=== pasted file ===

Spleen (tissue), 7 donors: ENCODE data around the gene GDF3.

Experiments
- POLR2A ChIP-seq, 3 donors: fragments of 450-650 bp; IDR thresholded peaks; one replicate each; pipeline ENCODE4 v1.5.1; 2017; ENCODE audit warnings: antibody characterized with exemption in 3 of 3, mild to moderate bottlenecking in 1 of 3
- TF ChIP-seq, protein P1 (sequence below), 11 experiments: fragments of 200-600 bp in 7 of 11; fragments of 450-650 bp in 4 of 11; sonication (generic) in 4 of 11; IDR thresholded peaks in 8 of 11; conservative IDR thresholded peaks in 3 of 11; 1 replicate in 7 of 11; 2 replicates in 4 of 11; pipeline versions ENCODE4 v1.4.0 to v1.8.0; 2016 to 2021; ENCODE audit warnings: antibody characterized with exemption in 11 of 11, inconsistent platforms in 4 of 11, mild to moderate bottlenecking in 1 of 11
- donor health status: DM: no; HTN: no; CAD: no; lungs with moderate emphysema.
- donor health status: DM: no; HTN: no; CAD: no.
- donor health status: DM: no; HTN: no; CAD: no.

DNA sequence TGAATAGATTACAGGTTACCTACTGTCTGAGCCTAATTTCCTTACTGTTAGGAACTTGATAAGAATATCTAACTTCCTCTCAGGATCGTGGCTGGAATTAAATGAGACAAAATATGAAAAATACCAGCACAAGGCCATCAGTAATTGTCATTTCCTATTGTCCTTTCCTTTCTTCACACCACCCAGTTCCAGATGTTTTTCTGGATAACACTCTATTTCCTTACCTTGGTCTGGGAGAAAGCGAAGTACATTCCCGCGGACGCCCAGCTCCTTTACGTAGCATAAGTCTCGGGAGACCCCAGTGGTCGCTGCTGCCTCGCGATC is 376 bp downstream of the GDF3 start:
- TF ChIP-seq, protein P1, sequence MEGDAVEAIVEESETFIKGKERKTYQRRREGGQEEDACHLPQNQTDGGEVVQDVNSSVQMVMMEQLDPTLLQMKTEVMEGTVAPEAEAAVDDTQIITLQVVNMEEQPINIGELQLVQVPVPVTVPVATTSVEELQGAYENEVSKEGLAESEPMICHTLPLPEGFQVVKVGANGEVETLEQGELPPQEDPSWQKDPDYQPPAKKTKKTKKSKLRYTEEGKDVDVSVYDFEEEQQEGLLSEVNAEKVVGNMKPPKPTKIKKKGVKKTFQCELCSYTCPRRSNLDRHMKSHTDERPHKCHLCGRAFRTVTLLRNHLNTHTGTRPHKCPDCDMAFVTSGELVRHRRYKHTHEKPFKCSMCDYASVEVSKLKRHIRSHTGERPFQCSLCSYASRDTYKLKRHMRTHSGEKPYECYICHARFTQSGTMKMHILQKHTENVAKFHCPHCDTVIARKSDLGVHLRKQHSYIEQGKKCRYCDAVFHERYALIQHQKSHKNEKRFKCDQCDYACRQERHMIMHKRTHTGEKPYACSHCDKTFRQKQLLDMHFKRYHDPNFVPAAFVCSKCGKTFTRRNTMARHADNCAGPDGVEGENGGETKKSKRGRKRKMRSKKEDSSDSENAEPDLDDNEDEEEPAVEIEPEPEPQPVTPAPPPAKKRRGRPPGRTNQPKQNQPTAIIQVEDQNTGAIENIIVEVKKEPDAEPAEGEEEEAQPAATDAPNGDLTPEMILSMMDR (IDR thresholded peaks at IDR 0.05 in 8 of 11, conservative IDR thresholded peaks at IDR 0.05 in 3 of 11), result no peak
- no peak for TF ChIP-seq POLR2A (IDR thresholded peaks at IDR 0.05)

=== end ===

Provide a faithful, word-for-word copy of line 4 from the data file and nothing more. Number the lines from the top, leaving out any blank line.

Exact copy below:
- TF ChIP-seq, protein P1 (sequence below), 11 experiments: fragments of 200-600 bp in 7 of 11; fragments of 450-650 bp in 4 of 11; sonication (generic) in 4 of 11; IDR thresholded peaks in 8 of 11; conservative IDR thresholded peaks in 3 of 11; 1 replicate in 7 of 11; 2 replicates in 4 of 11; pipeline versions ENCODE4 v1.4.0 to v1.8.0; 2016 to 2021; ENCODE audit warnings: antibody characterized with exemption in 11 of 11, inconsistent platforms in 4 of 11, mild to moderate bottlenecking in 1 of 11